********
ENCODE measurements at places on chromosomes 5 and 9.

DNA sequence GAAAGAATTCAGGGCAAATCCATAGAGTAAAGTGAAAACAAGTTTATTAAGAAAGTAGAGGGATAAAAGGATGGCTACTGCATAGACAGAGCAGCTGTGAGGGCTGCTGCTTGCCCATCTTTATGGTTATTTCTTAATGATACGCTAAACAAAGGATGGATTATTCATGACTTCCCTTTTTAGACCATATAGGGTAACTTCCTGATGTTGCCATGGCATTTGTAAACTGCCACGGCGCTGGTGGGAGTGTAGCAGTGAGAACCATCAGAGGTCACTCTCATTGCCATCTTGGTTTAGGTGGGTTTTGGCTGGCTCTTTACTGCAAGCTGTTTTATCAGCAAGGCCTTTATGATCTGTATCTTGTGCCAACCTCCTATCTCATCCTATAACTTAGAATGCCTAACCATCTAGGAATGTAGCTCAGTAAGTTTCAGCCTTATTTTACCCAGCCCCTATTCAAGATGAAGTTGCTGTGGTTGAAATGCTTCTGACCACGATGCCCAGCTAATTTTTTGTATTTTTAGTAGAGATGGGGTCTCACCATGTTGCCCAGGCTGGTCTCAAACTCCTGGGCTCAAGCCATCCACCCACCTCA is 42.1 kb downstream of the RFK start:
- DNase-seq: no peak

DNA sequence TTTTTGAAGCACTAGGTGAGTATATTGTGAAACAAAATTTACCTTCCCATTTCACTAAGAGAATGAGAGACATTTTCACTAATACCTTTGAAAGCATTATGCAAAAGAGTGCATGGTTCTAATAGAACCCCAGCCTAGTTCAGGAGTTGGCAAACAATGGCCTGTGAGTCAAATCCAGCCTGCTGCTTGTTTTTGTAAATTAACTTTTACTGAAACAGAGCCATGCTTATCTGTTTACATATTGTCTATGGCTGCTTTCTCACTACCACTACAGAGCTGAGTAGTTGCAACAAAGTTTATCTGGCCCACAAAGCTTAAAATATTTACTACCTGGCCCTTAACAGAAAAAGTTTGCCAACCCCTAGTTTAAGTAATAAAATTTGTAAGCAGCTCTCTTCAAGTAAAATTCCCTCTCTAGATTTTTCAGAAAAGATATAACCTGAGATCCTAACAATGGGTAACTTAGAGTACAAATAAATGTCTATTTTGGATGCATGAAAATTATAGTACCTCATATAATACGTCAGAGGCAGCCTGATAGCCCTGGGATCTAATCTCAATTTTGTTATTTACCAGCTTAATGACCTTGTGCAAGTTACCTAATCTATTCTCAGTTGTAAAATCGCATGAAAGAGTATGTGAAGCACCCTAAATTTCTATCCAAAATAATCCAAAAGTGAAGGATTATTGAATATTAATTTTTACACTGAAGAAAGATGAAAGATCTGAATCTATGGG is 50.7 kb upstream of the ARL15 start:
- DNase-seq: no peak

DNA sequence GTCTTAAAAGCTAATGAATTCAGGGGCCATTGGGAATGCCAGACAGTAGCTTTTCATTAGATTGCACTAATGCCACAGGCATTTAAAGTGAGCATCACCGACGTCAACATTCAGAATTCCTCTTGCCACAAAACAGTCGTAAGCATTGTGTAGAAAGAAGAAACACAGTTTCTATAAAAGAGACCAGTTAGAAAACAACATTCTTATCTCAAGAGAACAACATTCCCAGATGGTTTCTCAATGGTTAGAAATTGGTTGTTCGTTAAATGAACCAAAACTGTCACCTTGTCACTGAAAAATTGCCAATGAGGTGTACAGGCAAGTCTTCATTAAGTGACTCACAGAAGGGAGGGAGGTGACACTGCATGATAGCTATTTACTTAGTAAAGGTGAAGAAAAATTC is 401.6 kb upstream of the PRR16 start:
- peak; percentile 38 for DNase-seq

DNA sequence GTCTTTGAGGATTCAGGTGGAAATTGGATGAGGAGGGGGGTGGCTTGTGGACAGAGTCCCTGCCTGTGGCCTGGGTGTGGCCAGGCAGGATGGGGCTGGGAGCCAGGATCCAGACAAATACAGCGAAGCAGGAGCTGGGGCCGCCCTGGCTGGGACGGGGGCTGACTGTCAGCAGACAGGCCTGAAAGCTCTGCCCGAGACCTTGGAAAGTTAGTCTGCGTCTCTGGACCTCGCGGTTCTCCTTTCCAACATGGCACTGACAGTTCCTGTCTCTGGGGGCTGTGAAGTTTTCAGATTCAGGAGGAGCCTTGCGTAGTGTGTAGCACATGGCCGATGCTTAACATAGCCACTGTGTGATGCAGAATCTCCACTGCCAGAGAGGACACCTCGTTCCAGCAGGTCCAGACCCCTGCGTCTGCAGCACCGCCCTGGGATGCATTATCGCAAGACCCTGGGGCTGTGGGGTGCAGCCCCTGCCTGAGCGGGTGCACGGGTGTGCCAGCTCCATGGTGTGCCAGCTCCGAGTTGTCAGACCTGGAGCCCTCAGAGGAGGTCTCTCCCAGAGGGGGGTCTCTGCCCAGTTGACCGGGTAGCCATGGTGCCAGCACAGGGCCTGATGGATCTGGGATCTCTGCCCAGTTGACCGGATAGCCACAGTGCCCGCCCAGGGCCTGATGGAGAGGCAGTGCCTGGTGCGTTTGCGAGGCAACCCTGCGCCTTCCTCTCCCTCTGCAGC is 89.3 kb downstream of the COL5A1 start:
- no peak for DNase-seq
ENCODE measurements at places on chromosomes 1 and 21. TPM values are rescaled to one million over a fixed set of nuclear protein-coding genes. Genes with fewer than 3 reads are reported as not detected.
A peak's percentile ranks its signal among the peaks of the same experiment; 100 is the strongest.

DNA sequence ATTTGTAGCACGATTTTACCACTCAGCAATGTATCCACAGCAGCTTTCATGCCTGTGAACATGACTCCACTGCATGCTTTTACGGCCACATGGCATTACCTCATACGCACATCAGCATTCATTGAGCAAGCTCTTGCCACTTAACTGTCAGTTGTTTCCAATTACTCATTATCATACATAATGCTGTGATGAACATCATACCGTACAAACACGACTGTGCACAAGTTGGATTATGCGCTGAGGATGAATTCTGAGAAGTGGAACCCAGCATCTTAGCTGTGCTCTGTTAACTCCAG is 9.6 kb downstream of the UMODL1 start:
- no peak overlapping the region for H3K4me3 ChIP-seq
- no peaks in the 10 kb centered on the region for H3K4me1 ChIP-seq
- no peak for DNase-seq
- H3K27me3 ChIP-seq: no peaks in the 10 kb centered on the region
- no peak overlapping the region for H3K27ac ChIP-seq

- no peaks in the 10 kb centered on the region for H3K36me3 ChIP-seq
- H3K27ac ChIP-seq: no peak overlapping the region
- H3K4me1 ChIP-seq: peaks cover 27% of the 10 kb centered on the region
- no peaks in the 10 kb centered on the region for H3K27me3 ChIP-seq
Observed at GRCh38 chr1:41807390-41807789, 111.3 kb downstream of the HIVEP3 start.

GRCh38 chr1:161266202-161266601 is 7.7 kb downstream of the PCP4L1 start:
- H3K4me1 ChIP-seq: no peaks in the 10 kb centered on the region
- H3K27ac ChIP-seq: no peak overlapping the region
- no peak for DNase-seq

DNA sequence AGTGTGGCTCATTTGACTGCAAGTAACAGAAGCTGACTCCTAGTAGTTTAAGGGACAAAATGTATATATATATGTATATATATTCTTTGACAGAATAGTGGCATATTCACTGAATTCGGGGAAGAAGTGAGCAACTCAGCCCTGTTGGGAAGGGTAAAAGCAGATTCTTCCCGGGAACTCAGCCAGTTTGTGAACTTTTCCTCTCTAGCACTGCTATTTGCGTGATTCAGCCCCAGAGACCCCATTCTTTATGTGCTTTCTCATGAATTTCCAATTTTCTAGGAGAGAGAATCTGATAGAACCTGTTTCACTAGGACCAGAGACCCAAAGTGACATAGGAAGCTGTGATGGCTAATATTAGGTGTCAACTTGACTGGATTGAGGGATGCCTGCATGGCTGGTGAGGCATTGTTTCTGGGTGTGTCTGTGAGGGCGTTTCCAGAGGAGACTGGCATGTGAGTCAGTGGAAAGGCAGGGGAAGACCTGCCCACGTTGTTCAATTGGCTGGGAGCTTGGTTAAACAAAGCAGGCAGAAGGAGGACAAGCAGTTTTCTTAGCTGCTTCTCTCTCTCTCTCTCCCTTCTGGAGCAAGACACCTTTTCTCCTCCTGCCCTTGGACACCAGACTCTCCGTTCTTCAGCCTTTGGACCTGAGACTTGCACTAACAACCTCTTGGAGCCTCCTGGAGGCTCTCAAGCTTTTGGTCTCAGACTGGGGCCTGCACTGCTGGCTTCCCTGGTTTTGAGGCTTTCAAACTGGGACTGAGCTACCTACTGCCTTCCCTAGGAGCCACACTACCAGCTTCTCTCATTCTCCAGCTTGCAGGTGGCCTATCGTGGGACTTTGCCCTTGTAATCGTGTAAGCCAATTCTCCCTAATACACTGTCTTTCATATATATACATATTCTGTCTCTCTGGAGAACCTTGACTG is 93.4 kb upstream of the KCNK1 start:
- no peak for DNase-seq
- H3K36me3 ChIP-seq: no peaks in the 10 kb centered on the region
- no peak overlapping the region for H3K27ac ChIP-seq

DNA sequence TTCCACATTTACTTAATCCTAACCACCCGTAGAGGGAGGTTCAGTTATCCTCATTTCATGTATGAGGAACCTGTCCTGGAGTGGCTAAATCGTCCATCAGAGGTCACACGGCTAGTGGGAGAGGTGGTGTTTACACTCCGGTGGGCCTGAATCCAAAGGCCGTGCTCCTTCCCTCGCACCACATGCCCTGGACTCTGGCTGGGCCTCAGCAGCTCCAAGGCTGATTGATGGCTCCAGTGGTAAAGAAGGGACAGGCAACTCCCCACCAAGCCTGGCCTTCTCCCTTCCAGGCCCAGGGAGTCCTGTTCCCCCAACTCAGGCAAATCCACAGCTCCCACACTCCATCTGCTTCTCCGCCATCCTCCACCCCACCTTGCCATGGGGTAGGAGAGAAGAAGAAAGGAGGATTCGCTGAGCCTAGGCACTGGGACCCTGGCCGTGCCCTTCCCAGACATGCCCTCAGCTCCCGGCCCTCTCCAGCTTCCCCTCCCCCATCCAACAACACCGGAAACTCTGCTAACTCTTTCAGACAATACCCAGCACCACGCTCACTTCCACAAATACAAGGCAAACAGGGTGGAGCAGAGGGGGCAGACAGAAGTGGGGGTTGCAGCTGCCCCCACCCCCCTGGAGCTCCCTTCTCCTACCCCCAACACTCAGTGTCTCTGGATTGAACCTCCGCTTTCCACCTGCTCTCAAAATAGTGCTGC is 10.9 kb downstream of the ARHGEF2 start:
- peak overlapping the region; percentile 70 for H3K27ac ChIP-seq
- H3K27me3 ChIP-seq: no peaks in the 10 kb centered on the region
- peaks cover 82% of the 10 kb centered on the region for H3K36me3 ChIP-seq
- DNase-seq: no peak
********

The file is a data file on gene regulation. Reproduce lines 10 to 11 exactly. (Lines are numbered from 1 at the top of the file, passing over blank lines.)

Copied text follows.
ENCODE measurements at places on chromosomes 1 and 21. TPM values are rescaled to one million over a fixed set of nuclear protein-coding genes. Genes with fewer than 3 reads are reported as not detected.
A peak's percentile ranks its signal among the peaks of the same experiment; 100 is the strongest.